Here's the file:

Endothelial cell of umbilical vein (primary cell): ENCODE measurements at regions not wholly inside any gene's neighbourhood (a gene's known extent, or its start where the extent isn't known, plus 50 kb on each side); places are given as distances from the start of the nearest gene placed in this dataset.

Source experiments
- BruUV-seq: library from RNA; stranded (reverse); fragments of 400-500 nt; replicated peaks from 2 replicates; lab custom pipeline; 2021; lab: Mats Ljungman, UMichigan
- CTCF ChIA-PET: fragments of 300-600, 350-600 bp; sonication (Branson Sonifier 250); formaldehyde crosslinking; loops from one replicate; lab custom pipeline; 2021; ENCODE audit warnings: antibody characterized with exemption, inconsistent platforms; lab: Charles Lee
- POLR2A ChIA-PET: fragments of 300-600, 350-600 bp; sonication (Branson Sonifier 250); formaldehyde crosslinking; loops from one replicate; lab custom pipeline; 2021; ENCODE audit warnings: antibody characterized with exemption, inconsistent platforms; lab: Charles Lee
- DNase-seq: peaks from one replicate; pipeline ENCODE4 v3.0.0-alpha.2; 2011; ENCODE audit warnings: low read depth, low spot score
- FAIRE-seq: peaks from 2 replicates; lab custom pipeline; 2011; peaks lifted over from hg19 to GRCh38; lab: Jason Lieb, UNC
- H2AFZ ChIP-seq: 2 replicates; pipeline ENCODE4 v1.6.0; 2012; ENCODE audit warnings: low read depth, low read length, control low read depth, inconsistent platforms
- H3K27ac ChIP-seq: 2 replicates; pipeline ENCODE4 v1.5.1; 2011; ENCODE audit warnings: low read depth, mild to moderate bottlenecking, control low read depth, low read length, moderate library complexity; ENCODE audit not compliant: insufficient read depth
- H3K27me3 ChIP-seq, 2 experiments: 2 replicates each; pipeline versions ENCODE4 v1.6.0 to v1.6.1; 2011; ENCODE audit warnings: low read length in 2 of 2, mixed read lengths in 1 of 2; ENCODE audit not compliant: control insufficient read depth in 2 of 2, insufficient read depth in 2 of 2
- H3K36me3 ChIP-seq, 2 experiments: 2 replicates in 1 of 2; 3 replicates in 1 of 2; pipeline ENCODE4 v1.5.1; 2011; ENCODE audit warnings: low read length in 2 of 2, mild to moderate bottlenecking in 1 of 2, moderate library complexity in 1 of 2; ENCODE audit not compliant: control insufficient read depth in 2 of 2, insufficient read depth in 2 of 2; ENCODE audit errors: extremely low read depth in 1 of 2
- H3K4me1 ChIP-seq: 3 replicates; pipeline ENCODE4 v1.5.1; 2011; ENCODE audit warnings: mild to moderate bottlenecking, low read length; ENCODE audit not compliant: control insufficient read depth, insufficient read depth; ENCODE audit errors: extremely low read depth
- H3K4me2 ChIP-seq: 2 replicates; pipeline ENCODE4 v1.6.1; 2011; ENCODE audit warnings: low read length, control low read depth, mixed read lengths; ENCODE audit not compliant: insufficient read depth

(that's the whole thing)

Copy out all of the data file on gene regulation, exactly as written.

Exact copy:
Endothelial cell of umbilical vein (primary cell): ENCODE measurements at regions not wholly inside any gene's neighbourhood (a gene's known extent, or its start where the extent isn't known, plus 50 kb on each side); places are given as distances from the start of the nearest gene placed in this dataset.

Source experiments
- BruUV-seq: library from RNA; stranded (reverse); fragments of 400-500 nt; replicated peaks from 2 replicates; lab custom pipeline; 2021; lab: Mats Ljungman, UMichigan
- CTCF ChIA-PET: fragments of 300-600, 350-600 bp; sonication (Branson Sonifier 250); formaldehyde crosslinking; loops from one replicate; lab custom pipeline; 2021; ENCODE audit warnings: antibody characterized with exemption, inconsistent platforms; lab: Charles Lee
- POLR2A ChIA-PET: fragments of 300-600, 350-600 bp; sonication (Branson Sonifier 250); formaldehyde crosslinking; loops from one replicate; lab custom pipeline; 2021; ENCODE audit warnings: antibody characterized with exemption, inconsistent platforms; lab: Charles Lee
- DNase-seq: peaks from one replicate; pipeline ENCODE4 v3.0.0-alpha.2; 2011; ENCODE audit warnings: low read depth, low spot score
- FAIRE-seq: peaks from 2 replicates; lab custom pipeline; 2011; peaks lifted over from hg19 to GRCh38; lab: Jason Lieb, UNC
- H2AFZ ChIP-seq: 2 replicates; pipeline ENCODE4 v1.6.0; 2012; ENCODE audit warnings: low read depth, low read length, control low read depth, inconsistent platforms
- H3K27ac ChIP-seq: 2 replicates; pipeline ENCODE4 v1.5.1; 2011; ENCODE audit warnings: low read depth, mild to moderate bottlenecking, control low read depth, low read length, moderate library complexity; ENCODE audit not compliant: insufficient read depth
- H3K27me3 ChIP-seq, 2 experiments: 2 replicates each; pipeline versions ENCODE4 v1.6.0 to v1.6.1; 2011; ENCODE audit warnings: low read length in 2 of 2, mixed read lengths in 1 of 2; ENCODE audit not compliant: control insufficient read depth in 2 of 2, insufficient read depth in 2 of 2
- H3K36me3 ChIP-seq, 2 experiments: 2 replicates in 1 of 2; 3 replicates in 1 of 2; pipeline ENCODE4 v1.5.1; 2011; ENCODE audit warnings: low read length in 2 of 2, mild to moderate bottlenecking in 1 of 2, moderate library complexity in 1 of 2; ENCODE audit not compliant: control insufficient read depth in 2 of 2, insufficient read depth in 2 of 2; ENCODE audit errors: extremely low read depth in 1 of 2
- H3K4me1 ChIP-seq: 3 replicates; pipeline ENCODE4 v1.5.1; 2011; ENCODE audit warnings: mild to moderate bottlenecking, low read length; ENCODE audit not compliant: control insufficient read depth, insufficient read depth; ENCODE audit errors: extremely low read depth
- H3K4me2 ChIP-seq: 2 replicates; pipeline ENCODE4 v1.6.1; 2011; ENCODE audit warnings: low read length, control low read depth, mixed read lengths; ENCODE audit not compliant: insufficient read depth